1. Real Estate Property Transfer: In a common scenario, parents may decide to transfer ownership of their real estate property to their child as a Gift Inter Vivos. Using this method, the parents, as the donors, willingly transfer their property ownership to their child, the recipient, without any expectation of receiving monetary compensation in return.2. Stock Transfer: In another instance, an individual owning shares in a company might decide to transfer a considerable amount of their portfolio to their spouse, child, or friend as a gift. This is usually done with the intention of sharing their wealth or helping the recipient financially. 3. Artwork or Jewelry Gifts: An art collector who owns a substantial collection of artwork or valuable jewelry might decide to give this to a dear friend or a family member while he’s still alive. Even though the items have huge monetary value, if there’s no payment expected or involved, it falls under the premise of a Gift Inter Vivos.
Frequently Asked Questions(FAQ)
What is a Gift Inter Vivos?
Gift Inter Vivos is a legal term that refers to a gift given during the lifetime of the person giving the gift. This is opposed to a gift given through a will or after the giver’s death.
How does a Gift Inter Vivos work?
A Gift Inter Vivos is a transfer of ownership from one person (the donor) to another (the donee) that takes effect while the donor is still alive. The donor gives up all rights to the property gifted, and it becomes the property of the donee.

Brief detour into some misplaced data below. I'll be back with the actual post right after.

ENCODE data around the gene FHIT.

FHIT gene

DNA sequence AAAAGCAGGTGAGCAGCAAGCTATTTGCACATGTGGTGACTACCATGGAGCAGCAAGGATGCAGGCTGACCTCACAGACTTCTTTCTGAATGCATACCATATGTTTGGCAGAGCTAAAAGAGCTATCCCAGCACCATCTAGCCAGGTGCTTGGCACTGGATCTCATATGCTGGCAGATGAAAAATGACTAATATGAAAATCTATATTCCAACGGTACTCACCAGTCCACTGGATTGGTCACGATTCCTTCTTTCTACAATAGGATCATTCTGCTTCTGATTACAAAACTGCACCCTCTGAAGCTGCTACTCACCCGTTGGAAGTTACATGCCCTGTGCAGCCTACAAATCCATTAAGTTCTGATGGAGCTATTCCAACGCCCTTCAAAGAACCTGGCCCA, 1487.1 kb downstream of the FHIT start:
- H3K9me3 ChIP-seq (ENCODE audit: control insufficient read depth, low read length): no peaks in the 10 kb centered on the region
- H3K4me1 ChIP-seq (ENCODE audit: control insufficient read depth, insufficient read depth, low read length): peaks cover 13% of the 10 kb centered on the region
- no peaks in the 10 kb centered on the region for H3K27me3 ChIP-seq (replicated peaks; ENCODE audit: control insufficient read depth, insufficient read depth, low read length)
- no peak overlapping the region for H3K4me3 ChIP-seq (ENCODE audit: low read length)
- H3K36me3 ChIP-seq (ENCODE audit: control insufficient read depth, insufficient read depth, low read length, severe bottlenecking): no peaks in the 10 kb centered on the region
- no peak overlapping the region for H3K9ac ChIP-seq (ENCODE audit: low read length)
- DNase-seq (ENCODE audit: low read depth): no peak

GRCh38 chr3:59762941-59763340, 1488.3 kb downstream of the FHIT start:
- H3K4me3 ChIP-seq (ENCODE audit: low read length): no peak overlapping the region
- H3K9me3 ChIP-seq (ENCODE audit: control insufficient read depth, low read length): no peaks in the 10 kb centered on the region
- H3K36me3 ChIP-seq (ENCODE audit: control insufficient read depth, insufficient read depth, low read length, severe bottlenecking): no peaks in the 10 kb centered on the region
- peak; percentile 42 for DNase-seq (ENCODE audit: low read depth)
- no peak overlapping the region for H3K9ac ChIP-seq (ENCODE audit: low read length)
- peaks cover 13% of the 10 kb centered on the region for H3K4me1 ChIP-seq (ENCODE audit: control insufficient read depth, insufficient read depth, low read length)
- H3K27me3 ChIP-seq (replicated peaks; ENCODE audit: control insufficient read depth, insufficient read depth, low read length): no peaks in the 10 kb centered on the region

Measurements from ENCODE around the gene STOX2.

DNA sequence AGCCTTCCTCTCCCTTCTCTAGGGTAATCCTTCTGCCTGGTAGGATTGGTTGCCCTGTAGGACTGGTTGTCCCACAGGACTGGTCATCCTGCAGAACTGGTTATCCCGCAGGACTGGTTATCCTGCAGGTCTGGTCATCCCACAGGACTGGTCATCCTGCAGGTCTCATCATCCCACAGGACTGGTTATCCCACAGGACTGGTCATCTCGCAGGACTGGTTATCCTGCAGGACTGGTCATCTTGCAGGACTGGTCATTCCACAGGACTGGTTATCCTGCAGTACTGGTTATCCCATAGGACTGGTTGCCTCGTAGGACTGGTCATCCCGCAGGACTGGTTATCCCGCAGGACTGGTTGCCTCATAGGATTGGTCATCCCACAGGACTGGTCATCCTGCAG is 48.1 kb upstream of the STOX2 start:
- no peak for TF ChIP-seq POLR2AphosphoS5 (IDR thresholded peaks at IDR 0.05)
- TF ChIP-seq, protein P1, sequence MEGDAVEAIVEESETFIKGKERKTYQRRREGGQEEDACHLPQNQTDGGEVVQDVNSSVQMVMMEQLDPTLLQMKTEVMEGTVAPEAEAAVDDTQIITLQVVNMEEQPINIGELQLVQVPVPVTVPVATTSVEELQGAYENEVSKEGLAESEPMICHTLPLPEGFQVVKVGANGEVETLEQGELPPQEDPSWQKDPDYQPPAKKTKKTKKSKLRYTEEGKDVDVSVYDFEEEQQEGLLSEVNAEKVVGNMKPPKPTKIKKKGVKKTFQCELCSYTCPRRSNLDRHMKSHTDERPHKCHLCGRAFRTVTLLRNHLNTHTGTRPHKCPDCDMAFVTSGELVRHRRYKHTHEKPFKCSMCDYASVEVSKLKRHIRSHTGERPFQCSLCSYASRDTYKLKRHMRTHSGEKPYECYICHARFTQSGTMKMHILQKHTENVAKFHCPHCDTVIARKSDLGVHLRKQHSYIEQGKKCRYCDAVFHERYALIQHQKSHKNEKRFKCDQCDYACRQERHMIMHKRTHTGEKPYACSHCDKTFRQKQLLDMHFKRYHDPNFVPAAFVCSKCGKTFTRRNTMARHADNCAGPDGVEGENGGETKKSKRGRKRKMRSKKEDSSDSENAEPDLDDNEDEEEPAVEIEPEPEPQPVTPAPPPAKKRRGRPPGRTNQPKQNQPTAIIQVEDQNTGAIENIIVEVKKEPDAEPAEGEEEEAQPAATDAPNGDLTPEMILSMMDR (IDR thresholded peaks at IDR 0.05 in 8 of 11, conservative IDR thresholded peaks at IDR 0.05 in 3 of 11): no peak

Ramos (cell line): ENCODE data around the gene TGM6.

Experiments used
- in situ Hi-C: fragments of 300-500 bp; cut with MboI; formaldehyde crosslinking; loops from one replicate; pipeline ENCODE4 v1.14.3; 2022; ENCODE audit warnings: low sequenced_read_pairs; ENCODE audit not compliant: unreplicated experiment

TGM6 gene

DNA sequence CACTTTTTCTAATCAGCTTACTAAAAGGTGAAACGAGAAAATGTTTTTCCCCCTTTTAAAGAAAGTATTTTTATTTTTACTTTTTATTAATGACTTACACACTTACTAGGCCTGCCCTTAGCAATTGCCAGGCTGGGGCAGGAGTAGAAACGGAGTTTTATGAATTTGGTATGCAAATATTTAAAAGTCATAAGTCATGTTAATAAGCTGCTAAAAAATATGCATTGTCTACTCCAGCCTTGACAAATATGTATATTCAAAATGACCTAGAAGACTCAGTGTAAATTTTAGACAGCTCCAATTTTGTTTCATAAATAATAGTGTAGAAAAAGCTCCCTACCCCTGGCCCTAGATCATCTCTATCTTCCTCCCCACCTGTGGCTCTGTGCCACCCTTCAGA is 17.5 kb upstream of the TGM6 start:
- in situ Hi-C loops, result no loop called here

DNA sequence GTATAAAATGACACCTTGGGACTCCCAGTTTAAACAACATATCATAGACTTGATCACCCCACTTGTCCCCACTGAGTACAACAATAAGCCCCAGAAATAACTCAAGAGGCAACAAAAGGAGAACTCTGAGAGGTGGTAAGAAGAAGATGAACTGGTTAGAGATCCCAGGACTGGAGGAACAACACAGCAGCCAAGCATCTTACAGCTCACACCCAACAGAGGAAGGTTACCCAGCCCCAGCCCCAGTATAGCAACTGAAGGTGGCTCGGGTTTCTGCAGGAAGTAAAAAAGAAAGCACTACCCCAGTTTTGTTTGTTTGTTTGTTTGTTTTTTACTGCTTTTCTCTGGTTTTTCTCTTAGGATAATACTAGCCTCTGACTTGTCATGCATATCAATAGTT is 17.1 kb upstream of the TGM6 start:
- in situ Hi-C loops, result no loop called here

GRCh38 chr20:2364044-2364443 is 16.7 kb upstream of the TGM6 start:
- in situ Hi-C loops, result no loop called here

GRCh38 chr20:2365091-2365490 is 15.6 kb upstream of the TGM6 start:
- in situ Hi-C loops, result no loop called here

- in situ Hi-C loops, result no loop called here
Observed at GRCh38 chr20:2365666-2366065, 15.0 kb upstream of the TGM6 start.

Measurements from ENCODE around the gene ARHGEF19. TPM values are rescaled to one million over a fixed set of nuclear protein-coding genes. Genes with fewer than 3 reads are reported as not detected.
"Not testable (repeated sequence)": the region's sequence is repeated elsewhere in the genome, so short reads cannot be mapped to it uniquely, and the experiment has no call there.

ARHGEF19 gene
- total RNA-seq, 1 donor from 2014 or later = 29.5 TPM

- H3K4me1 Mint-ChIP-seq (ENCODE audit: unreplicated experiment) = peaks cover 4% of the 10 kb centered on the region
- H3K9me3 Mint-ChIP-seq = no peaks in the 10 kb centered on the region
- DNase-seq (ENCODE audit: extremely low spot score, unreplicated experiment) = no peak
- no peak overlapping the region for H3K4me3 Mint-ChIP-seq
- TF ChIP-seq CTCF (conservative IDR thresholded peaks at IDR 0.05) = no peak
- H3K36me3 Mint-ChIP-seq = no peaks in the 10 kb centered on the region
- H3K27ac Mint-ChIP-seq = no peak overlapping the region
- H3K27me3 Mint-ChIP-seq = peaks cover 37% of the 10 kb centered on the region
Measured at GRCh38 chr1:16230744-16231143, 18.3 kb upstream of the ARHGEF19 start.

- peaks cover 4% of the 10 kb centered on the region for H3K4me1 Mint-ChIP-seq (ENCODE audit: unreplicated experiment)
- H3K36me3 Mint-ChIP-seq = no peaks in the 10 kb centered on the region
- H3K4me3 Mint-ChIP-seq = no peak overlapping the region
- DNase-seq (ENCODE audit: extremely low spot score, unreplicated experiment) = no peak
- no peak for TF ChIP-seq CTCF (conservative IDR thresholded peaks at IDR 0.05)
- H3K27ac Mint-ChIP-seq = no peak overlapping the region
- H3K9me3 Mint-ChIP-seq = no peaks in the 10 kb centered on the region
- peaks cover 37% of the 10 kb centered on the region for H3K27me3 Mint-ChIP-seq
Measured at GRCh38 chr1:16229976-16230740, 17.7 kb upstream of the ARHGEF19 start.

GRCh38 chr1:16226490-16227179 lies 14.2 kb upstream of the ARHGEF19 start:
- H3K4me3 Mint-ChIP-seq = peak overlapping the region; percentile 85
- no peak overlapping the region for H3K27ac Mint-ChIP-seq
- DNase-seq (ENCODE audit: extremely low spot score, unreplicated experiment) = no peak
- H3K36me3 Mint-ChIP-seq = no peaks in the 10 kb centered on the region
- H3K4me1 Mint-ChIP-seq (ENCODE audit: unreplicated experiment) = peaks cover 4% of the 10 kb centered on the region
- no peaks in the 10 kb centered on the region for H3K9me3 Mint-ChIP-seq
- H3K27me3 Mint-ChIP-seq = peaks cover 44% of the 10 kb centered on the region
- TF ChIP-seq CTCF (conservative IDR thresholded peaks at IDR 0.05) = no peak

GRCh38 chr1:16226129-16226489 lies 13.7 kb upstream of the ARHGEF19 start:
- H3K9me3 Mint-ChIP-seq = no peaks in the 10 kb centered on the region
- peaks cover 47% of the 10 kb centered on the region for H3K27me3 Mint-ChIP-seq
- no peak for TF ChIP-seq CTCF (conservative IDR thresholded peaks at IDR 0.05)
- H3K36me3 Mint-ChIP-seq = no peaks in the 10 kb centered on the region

Do I need a lawyer to make a Gift Inter Vivos?
While it is not mandatory to have a lawyer to make an Inter Vivos gift, it can be beneficial due to the possible legal and financial complications that may arise, especially in case of a high-value property.
How does a Gift Inter Vivos differ from a will?
The difference between a Gift Inter Vivos and a will is when the gift takes effect. A Gift Inter Vivos is effective immediately, during the donor’s lifetime. A will, on the other hand, only takes effect after the person’s death.
Are there tax implications with Gift Inter Vivos?
Yes, there can be tax implications with Gift Inter Vivos, as it may be subject to gift tax. The specifics of the tax implications often depend on the value of the gift and the jurisdiction in which the gift is made.
Can a Gift Inter Vivos be revoked?
Generally, a Gift Inter Vivos, once completed, cannot be revoked by the donor. One exception might be if the gift was made under duress or if the donor was deceived or misled when making the gift.
Can a Gift Inter Vivos be used as an estate planning tool?
Yes, giving a Gift Inter Vivos could potentially be an effective estate planning tool. By gifting assets during one’s lifetime, an individual can reduce the size of their taxable estate.
How do I document a Gift Inter Vivos?
To document a Gift Inter Vivos, you typically need a Gift Deed or a letter detailing the gift, the intention to make a gift, and that the gift is being accepted. Some items require more formal documentation, such as title deeds for properties or cars, so a lawyer’s advice would be recommended.
Related Finance Terms
- Donor: The person who gives the property or assets as a gift.
- Donee: The person who receives the assets or property as a gift.
- Gift Deed: Legal document used to document the volitional transfer of a gift from the donor to the donee.
- Irrevocable Gift: A gift that cannot be taken back once it’s given.
- Gift Tax: Tax on the transfer of property by one individual to another while receiving nothing, or less than full value in return.